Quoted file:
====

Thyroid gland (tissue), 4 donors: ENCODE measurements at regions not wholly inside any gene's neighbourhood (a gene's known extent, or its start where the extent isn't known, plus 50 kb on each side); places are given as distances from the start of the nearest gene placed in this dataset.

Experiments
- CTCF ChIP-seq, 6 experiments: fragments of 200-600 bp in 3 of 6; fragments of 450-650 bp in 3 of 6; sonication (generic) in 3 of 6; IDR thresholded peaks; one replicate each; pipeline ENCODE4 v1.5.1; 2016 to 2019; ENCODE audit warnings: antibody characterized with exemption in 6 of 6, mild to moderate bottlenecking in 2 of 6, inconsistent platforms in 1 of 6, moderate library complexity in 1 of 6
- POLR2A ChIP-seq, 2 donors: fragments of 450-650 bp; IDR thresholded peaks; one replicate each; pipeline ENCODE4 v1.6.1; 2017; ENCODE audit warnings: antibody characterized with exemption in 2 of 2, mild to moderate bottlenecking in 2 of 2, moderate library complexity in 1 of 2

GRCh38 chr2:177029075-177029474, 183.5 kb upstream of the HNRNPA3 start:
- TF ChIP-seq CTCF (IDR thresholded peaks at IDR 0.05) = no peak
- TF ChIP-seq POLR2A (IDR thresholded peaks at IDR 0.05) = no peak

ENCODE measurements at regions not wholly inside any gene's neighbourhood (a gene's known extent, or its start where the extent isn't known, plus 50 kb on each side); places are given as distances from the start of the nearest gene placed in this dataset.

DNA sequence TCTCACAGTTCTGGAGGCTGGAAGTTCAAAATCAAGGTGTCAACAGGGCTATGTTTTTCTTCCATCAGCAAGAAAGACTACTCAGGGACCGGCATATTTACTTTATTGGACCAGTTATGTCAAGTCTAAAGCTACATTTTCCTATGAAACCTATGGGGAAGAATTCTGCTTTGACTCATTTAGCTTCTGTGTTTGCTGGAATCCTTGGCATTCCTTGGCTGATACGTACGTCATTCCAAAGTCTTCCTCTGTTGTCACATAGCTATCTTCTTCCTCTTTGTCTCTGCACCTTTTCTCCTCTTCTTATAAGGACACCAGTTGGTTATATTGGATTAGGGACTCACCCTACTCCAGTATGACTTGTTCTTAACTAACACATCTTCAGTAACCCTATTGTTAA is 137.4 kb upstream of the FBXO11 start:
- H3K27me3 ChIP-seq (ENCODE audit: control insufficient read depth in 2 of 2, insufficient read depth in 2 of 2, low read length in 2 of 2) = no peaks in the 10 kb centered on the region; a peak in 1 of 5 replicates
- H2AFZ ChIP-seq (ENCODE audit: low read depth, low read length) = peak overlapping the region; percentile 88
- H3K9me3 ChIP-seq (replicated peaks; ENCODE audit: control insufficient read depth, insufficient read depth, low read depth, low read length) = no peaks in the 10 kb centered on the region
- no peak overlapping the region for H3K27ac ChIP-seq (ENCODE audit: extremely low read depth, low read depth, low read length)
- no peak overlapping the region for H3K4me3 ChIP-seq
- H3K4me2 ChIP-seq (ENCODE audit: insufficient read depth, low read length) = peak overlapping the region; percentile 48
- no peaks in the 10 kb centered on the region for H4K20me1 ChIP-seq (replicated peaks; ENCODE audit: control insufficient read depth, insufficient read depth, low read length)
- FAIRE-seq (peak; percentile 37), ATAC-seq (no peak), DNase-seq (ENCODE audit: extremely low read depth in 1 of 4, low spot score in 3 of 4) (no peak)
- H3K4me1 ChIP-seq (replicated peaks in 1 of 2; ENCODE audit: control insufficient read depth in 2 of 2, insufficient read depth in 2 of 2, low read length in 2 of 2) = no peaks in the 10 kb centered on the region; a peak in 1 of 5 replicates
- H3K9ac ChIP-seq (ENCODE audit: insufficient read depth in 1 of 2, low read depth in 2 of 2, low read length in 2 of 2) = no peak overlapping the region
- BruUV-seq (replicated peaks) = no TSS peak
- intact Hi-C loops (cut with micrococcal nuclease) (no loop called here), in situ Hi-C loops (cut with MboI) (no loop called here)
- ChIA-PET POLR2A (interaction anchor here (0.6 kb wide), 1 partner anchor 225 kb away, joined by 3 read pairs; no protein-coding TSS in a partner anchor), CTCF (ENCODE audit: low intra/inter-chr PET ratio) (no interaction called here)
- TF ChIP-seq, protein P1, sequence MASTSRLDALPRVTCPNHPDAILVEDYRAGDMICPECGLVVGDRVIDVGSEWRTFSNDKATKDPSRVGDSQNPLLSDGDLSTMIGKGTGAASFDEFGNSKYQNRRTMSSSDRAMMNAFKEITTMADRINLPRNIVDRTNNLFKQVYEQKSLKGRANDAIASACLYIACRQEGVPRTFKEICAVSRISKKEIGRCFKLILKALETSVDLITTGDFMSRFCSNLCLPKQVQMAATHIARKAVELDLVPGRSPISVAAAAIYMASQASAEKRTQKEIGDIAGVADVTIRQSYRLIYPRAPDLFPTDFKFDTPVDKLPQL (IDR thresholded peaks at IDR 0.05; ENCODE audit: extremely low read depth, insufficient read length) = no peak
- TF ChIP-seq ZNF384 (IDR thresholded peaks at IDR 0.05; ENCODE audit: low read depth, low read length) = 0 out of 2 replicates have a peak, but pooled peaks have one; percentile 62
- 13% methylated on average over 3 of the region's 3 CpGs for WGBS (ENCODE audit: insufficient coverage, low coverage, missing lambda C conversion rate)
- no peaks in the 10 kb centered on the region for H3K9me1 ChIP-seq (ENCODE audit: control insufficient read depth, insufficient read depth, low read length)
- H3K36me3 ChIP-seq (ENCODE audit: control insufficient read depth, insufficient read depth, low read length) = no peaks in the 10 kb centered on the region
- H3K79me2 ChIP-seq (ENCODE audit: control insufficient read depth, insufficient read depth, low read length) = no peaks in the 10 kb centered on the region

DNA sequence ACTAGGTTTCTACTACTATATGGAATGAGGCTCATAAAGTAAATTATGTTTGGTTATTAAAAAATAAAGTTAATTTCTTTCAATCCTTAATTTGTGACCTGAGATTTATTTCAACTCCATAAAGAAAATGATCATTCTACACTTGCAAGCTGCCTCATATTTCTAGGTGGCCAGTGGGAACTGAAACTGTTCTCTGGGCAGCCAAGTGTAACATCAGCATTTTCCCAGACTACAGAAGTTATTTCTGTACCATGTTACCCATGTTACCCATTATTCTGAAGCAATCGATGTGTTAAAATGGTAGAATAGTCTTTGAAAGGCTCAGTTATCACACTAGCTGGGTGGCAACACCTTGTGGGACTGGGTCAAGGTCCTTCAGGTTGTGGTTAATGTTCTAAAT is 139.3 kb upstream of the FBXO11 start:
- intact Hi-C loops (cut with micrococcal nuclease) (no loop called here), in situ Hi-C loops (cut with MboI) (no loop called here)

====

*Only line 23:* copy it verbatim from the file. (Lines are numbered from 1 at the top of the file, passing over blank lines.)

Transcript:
- TF ChIP-seq, protein P1, sequence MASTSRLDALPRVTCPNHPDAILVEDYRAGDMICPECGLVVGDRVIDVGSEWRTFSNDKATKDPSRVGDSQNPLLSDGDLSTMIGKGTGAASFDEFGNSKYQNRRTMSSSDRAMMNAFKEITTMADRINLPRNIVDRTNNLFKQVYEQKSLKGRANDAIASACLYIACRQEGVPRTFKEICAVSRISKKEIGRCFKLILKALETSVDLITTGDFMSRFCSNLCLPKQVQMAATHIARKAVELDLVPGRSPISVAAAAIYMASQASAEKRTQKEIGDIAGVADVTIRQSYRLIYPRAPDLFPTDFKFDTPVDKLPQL (IDR thresholded peaks at IDR 0.05; ENCODE audit: extremely low read depth, insufficient read length) = no peak